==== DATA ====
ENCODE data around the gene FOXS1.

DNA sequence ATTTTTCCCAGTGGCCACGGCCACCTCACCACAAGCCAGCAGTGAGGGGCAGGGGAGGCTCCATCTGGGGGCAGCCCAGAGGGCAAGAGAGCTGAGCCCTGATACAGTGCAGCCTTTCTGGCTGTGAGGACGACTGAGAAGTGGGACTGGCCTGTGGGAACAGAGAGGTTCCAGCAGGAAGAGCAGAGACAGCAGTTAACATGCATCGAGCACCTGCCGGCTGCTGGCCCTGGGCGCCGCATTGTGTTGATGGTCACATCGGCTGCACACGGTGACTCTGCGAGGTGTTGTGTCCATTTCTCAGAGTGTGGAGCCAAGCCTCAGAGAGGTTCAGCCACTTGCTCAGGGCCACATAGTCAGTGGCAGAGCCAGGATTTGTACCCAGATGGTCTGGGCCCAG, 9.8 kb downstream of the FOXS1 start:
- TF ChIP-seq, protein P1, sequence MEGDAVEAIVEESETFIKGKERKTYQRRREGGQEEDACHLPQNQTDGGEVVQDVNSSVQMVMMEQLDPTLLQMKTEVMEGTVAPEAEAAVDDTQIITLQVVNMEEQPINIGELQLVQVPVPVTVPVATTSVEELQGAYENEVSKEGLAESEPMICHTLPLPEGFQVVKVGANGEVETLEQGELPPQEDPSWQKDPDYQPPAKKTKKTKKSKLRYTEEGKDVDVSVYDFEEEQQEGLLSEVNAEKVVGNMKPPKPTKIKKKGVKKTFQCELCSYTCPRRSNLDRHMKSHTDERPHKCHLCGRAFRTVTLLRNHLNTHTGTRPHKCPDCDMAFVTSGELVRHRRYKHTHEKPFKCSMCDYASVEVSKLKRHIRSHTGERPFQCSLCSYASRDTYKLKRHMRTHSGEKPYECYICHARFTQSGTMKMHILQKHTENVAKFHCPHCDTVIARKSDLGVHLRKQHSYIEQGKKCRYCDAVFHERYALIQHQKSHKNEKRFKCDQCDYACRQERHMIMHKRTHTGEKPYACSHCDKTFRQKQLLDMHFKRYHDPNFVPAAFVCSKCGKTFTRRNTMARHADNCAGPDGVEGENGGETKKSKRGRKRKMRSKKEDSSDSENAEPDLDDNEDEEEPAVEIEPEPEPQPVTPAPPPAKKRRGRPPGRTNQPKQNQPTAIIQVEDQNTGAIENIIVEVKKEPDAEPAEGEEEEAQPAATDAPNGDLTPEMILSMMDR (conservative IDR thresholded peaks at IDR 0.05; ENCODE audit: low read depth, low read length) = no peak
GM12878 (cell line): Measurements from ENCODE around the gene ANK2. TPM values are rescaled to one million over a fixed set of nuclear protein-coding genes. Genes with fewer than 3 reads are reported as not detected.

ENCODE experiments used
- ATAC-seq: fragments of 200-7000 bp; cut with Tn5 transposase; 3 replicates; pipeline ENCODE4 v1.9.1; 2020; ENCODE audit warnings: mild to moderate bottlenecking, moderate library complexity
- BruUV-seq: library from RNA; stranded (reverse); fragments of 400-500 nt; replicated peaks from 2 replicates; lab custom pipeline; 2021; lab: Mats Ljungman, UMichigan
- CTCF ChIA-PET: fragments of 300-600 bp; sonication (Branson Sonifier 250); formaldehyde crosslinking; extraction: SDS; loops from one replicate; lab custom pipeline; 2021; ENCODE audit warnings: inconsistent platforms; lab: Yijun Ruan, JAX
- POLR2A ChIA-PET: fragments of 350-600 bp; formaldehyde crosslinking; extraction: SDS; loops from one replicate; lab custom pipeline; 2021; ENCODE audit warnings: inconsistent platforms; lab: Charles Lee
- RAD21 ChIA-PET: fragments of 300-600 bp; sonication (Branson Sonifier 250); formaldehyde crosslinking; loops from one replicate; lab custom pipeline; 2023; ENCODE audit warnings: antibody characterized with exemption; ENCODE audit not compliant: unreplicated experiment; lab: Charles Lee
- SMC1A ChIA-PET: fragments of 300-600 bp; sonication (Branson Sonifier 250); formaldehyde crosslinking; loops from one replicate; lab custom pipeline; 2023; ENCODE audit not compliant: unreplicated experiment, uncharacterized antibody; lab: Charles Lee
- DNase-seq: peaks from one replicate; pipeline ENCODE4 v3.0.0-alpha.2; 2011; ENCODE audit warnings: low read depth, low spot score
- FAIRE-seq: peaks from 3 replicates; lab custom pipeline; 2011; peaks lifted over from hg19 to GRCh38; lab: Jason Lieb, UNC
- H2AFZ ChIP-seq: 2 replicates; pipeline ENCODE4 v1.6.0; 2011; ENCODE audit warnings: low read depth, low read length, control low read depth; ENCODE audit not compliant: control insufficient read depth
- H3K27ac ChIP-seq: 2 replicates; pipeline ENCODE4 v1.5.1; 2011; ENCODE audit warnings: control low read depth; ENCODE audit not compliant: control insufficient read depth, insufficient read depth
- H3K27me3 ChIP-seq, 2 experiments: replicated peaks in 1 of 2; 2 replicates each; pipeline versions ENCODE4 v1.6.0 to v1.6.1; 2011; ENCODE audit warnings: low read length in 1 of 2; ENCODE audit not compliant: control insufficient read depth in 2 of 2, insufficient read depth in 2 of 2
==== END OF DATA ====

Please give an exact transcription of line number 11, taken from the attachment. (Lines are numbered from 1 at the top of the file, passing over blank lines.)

- SMC1A ChIA-PET: fragments of 300-600 bp; sonication (Branson Sonifier 250); formaldehyde crosslinking; loops from one replicate; lab custom pipeline; 2023; ENCODE audit not compliant: unreplicated experiment, uncharacterized antibody; lab: Charles Lee